Warning: Some spoilers for the novel follow.
When I heard that Margaret Atwood was writing a sequel to The Handmaid’s Tale, I have to admit that I was a little afraid. Would she be able to pull off returning to this world that she created with such piercing and devastating clarity decades ago? Would it feel a bit stale and warmed-over? These, to me, were the questions and anxieties I had going into The Testaments.
Fortunately for me, and for all of those who enjoyed the first novel, Atwood has crafted a superb sequel that answers some of the questions posed by The Handmaid’s Tale, even while it raises others.
The novel is almost breathlessly paced, drawing you in from the first page and not letting you go until the last. It toggles between three very different perspectives. Agnes is a young woman who has been raised under the Gilead regime and, aside from some distant memories, has no recollection of any life before it. Nicole, on the other hand, has been raised in Canada and is horrified by the abuses that she theocracy to the south continues to perpetrate and becomes part of a mission to bring it down. And, lastly, there is Aunt Lydia herself, who emerges from this story as a potential fifth column from within Gilead.
Nicole and Agnes, each in their different ways, help shed a light on what it’s like for the second generation of those coming of age after the rise of the Sons of Jacob. For her part, Nicole has an outsiders’ perspective and this, combined with her very spiky and prickly nature, means that she views it with nothing but contempt. Agnes, on the other hand, has been raised to believe in its strictures, though she, too, comes to have significant doubts about the rightness and sanctity of it, particularly after she begins her training to become an Aunt. Atwood does a fine job of conveying her divided loyalties, torn as she is between her own independent spirit and the injunction to obedience that is so much a part of Gilead’s culture.
As interesting as both Nicole and Agnes are, however, the most fascinating character in the novel is, as perhaps Atwood intended, Aunt Lydia herself. Lydia has always been one of the figures that towers over all the forms of this story (Anne Dowd’s portrayal of her in the TV series is one of the most terrifying things about it). Here, she is at once more human than her earlier counterparts and also more sympathetic and, in her own voice, we learn about the choices she had to make as she began her ascent into the upper echelons of power.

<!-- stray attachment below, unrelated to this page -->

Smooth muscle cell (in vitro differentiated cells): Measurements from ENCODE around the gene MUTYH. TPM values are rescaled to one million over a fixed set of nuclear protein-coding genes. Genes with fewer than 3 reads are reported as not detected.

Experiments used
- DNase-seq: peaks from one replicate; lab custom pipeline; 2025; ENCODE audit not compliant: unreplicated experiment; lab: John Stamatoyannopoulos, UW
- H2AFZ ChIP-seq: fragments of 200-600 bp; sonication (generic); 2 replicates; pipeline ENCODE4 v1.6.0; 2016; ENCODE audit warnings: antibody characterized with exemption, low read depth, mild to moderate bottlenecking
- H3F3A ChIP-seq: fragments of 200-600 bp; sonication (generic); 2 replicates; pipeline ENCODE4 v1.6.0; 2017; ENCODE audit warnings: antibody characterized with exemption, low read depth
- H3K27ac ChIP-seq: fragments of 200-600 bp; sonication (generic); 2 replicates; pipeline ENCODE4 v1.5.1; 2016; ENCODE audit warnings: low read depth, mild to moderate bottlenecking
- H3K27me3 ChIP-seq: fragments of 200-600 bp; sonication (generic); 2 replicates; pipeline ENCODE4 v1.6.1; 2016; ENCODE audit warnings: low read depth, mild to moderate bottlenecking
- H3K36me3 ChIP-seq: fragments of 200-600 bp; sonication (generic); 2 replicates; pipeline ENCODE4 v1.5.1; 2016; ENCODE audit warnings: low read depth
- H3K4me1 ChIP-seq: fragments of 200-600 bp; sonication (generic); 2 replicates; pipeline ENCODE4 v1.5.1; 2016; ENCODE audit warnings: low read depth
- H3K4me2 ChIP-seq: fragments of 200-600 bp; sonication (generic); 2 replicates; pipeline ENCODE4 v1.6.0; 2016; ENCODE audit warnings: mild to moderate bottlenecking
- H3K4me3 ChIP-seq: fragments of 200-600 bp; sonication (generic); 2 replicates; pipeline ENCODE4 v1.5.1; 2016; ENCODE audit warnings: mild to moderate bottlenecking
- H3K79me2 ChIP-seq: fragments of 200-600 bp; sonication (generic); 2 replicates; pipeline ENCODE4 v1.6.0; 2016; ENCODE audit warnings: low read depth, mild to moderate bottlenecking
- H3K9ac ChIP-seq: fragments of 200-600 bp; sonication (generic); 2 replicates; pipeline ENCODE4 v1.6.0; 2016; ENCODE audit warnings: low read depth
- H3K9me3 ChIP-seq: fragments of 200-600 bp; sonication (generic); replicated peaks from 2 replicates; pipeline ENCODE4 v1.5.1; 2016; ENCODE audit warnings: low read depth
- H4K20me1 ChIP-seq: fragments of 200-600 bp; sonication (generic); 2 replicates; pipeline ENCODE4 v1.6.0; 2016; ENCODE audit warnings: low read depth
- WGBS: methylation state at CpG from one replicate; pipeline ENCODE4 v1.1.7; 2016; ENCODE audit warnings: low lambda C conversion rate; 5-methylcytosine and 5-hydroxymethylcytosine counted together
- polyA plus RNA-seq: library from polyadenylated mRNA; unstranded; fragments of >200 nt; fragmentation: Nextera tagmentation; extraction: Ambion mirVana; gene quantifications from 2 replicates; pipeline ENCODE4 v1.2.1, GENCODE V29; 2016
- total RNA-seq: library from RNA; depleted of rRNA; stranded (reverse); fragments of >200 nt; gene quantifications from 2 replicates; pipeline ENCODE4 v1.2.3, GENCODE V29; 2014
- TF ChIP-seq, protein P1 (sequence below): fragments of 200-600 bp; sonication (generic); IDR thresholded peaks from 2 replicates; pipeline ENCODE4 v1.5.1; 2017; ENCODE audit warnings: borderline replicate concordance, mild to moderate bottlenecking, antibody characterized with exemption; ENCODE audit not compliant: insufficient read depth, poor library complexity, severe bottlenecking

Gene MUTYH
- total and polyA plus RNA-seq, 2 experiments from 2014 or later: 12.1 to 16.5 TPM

And yet, there is also something sphinx-like about her. We’re never quite sure about her motivations. Assuming that it is really Lydia–and, given the postscript we can be forgiven for having some doubts about this–we are left to wonder why, exactly, she is doing so much to bring about the end of the order that she helped to bring into being. Is she doing it because the upper echelons have become hopelessly corrupt (which is what she suggests), or does she have some other purpose, some sense of guilt, perhaps, at what she has done and at the lives that she has ruined (and taken) along the way? The novel is rather vague about these points and, to my mind, that is all to the good.
As with its predecessor, we never get a full glimpse of the world of which Gilead is a part. We don’t get a strong sense, for example, of just how far its borders go, though there are tantalizing glimpses of what the country outside of Gilead looks like. We are informed, for example, that there is such a thing as the Republic of Texas (though why a place like Texas wouldn’t jump aboard a theocracy is a little unclear).
As breathlessly paced as it is, The Testaments is even more scathing than its predecessor in showing the essential hypocrisy at the heart of Gilead. Commander Judd, for example, is fond of younger women and, even more unfortunately, has a bad habit of killing his wives when they get too old to stimulate him. And, of course, Aunt Lydia’s fellow Aunts are as vindictive and corrupt as everyone else, and it is only through her own relentless and ruthless manipulation that she is able to stay one step ahead of the game.
The Testaments is, overall, a significantly more optimistic novel than its predecessor, and one gets the sense that this optimism is in part a response to the much bleaker political reality in which it was produced. After all, while its predecessor emerged during the early days of the Religious Right’s rise to prominence, The Testaments has come about in an age in which the future that Atwood originally envisioned has come ever closer to being a lived reality. In allowing these characters to have more agency to change the world in which they live–and in allowing Aunt Lydia the chance to redeem herself–the novel suggests that no one is beyond redemption, that even the most corrupt society can be returned to normalcy.
The Testaments is also like a similarly-themed work of recent vintage, the television series Years and Years. Both works seem to take the view that it is always darkest just before the light, that even in the midst of what seems like hell on earth, there is a brighter future just around the corner. It may seem a little trite to some, but for those of us who sometimes struggle to see a brighter future, novels like The Testaments are a reminder that it is always darkest just before the dawn. When I was finished with the novel, I felt much more optimistic than I had in a very long time indeed. For this, if for nothing else, Atwood’s The Testaments deserves all of the praise that it receives.